The enigma of Jethmalani

The wily lawyer, not known to be cowed down by suspension threats, is sure to have the last laugh

ajay

Ajay Singh | November 27, 2012



I am three decade younger than octogenarian Ram Jethmalani and still do not qualify to be called young. Hence forgive me if I recount the past while exploring strange relationship between the Bharatiya Janata Party and the eminent lawyer. In 1989, the role of the visual media was confined to occasional photographs captured in cameras by intrepid press photographers. One such photograph that still rankles my memory was that of a harried Jethmalani with torn clothes after he was booed and jeered by a group of hoodlums outside the residence of Chandrashekhar that year. Soon after the election results were out, Jethmalani was staging a dharna outside Chandrashekhar’s house to force the veteran leader to opt out of the race for the prime ministership. But for Chandrashekhar and his supporters from Ballia, who addressed him as “adhyaksh-ji”, democratic dissent and niceties were good words to be used for rhetoric but rarely practised.

Jethmalani probably did not know or realise this and paid the price when he was literally mauled on the streets. The brilliant lawyer could not do anything to the faceless ruffians, and Chandrashekhar never apologised for the incident.

The episode bears relevance in the present context of Jethmalani being suspended from the BJP after he demanded the resignation of BJP president Nitin Gadkari and raised objection over the party’s resistance to the appointment of Ranjit Sinha as the new CBI chief. Those who know Jethmalani would vouch for the fact that the irrepressible and brilliant lawyer can hardly be cowed down by such humiliations as suspension.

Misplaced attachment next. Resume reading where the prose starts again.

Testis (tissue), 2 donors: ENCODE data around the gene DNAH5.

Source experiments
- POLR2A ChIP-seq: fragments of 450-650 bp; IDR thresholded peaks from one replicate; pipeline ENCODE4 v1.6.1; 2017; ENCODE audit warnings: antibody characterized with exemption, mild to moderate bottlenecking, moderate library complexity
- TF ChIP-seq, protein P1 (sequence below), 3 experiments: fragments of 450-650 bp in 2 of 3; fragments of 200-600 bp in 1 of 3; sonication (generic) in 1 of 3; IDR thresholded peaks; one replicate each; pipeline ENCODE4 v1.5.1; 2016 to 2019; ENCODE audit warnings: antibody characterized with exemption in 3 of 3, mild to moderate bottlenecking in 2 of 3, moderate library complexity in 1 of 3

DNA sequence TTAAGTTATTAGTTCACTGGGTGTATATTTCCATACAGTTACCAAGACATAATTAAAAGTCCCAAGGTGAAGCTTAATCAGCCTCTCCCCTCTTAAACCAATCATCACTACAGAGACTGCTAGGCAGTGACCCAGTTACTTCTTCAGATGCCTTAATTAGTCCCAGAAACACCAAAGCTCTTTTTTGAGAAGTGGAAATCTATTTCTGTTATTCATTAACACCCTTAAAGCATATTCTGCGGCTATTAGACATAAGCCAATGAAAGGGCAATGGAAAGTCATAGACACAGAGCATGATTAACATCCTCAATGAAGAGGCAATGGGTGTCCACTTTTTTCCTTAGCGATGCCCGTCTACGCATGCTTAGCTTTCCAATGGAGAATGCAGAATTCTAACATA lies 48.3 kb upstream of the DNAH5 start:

Apparently, Jethmalani's relationship with the BJP has always been tenuous and hinged on mutual expediency. As late as 2004, Jethmalani contested the Lok Sabha election against Atal Bihari Vajpayee after he was sacked as the law minister for speaking against the then chief justice of India AS Anand.

Was it conceivable within the BJP to go against Vajpayee and return as the party MP on his own terms? Of course, Jethmalani is not an ordinary lawyer. His services were sought when Gujarat chief minister Narendra Modi found himself hemmed in. Jethmalani was roped in on the advice of RSS ideologue S Gurumurhy, who along with Jethmalani fiercely pursued the Bofors scandal in the 1980s. And Jethmalani asked for his price in return: a Rajya Sabha seat from Rajasthan. Given Jethmalani’s closeness with party veteran LK Advani, his wish was immediately granted.

Jethmalani's decision to take up the brief for Gujarat proved to be a turning point in cases against Modi. His hectoring mannerism in the supreme court might have raised many eyebrows but he managed to bring a sense of relief to his high-profile client. Those in the BJP who thought to use Jethmalani’s services to their advantage are blissfully unaware of the past. Gadkari and his acolytes cannot be faulted for not knowing the rules of using a loose cannon which can shoot even its holder. That is exactly what has happened with the BJP while dealing with Jethmalani. The wily lawyer is sure to have the last laugh.

 

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